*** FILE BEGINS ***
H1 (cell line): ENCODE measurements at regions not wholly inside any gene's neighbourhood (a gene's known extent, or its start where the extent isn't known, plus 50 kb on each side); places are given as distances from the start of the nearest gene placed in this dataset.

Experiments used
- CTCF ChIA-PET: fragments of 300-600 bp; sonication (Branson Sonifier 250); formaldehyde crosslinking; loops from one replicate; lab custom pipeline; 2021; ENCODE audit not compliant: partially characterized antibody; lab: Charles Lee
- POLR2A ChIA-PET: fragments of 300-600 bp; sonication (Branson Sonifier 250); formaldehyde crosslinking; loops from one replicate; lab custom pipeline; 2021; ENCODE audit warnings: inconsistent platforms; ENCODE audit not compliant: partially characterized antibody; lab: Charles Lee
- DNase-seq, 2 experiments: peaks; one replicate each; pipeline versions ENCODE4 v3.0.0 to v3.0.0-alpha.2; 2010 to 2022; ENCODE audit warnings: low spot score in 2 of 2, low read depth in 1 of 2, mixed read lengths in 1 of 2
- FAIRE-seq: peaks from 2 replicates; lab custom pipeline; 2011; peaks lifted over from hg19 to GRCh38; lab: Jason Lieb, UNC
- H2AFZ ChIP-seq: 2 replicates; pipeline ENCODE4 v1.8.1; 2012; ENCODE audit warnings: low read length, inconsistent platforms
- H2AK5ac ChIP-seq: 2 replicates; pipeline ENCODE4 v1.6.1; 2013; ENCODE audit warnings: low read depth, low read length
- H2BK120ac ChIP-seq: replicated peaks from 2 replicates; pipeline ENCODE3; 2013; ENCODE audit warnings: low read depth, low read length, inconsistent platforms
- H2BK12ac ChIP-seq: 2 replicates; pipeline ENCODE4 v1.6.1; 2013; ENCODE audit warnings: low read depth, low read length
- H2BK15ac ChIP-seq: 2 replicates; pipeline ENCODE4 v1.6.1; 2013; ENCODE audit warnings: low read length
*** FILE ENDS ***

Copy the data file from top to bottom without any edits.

H1 (cell line): ENCODE measurements at regions not wholly inside any gene's neighbourhood (a gene's known extent, or its start where the extent isn't known, plus 50 kb on each side); places are given as distances from the start of the nearest gene placed in this dataset.

Experiments used
- CTCF ChIA-PET: fragments of 300-600 bp; sonication (Branson Sonifier 250); formaldehyde crosslinking; loops from one replicate; lab custom pipeline; 2021; ENCODE audit not compliant: partially characterized antibody; lab: Charles Lee
- POLR2A ChIA-PET: fragments of 300-600 bp; sonication (Branson Sonifier 250); formaldehyde crosslinking; loops from one replicate; lab custom pipeline; 2021; ENCODE audit warnings: inconsistent platforms; ENCODE audit not compliant: partially characterized antibody; lab: Charles Lee
- DNase-seq, 2 experiments: peaks; one replicate each; pipeline versions ENCODE4 v3.0.0 to v3.0.0-alpha.2; 2010 to 2022; ENCODE audit warnings: low spot score in 2 of 2, low read depth in 1 of 2, mixed read lengths in 1 of 2
- FAIRE-seq: peaks from 2 replicates; lab custom pipeline; 2011; peaks lifted over from hg19 to GRCh38; lab: Jason Lieb, UNC
- H2AFZ ChIP-seq: 2 replicates; pipeline ENCODE4 v1.8.1; 2012; ENCODE audit warnings: low read length, inconsistent platforms
- H2AK5ac ChIP-seq: 2 replicates; pipeline ENCODE4 v1.6.1; 2013; ENCODE audit warnings: low read depth, low read length
- H2BK120ac ChIP-seq: replicated peaks from 2 replicates; pipeline ENCODE3; 2013; ENCODE audit warnings: low read depth, low read length, inconsistent platforms
- H2BK12ac ChIP-seq: 2 replicates; pipeline ENCODE4 v1.6.1; 2013; ENCODE audit warnings: low read depth, low read length
- H2BK15ac ChIP-seq: 2 replicates; pipeline ENCODE4 v1.6.1; 2013; ENCODE audit warnings: low read length